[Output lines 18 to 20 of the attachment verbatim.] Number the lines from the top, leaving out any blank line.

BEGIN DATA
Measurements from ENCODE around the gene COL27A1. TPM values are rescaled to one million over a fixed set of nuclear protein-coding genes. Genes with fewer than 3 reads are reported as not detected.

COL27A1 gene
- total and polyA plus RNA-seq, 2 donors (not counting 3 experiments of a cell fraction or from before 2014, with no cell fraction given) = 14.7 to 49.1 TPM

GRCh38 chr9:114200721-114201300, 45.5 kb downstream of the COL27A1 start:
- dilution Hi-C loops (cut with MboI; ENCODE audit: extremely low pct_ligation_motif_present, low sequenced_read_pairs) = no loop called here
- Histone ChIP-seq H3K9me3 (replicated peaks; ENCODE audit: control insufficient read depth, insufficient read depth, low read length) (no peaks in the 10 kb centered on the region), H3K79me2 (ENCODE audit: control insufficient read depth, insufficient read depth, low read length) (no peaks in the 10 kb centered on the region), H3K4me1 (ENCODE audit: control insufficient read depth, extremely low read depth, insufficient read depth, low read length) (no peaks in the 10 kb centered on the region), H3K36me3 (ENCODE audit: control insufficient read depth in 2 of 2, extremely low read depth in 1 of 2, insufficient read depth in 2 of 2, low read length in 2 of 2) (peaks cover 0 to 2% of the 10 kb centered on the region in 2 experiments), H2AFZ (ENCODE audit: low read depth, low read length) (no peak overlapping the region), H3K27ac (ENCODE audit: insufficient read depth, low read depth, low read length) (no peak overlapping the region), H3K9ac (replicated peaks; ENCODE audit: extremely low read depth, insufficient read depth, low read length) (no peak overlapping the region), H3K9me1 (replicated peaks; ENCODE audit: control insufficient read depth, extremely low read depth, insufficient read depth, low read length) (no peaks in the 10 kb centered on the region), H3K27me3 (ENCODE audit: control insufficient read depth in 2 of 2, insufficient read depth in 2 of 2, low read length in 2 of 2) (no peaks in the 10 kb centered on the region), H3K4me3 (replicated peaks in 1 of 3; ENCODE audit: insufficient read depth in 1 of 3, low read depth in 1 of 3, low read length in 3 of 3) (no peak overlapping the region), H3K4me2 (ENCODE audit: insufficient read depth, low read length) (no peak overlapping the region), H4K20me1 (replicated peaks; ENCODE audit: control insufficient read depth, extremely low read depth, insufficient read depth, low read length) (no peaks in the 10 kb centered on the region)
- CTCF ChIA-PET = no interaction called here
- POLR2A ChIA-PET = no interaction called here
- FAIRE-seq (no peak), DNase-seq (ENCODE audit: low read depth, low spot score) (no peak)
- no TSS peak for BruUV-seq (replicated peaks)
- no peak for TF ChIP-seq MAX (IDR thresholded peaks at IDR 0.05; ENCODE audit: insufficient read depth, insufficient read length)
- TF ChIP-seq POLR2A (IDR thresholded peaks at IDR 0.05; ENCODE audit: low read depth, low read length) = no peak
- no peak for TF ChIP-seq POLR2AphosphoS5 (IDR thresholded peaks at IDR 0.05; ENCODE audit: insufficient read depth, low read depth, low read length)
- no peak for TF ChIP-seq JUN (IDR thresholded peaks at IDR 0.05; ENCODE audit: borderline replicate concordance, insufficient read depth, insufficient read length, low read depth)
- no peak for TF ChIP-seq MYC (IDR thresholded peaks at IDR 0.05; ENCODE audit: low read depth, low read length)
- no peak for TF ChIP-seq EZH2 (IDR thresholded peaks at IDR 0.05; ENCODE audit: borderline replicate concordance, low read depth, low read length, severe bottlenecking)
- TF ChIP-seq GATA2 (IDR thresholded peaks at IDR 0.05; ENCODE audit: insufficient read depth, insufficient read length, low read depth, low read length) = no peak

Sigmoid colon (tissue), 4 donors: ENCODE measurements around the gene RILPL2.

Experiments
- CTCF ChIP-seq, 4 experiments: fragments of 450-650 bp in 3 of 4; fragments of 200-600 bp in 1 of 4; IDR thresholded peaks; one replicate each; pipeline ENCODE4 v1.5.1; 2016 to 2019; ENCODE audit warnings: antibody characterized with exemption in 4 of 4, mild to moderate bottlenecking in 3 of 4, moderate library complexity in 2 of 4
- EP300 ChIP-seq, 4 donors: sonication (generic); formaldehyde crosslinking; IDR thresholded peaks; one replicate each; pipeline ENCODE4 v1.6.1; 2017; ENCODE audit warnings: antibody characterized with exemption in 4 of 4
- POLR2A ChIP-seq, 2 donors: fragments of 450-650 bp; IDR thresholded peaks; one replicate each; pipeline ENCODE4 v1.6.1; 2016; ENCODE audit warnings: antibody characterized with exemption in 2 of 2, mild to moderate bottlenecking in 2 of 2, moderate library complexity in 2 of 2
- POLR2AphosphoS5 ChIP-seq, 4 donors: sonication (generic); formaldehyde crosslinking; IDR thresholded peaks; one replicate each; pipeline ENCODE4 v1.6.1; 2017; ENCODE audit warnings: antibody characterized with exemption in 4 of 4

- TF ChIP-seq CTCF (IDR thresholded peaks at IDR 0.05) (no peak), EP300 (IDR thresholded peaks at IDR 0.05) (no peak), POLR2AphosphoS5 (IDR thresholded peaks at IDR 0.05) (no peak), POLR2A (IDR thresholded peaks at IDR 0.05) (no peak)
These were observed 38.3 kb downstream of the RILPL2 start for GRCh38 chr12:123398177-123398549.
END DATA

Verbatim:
Sigmoid colon (tissue), 4 donors: ENCODE measurements around the gene RILPL2.

Experiments
- CTCF ChIP-seq, 4 experiments: fragments of 450-650 bp in 3 of 4; fragments of 200-600 bp in 1 of 4; IDR thresholded peaks; one replicate each; pipeline ENCODE4 v1.5.1; 2016 to 2019; ENCODE audit warnings: antibody characterized with exemption in 4 of 4, mild to moderate bottlenecking in 3 of 4, moderate library complexity in 2 of 4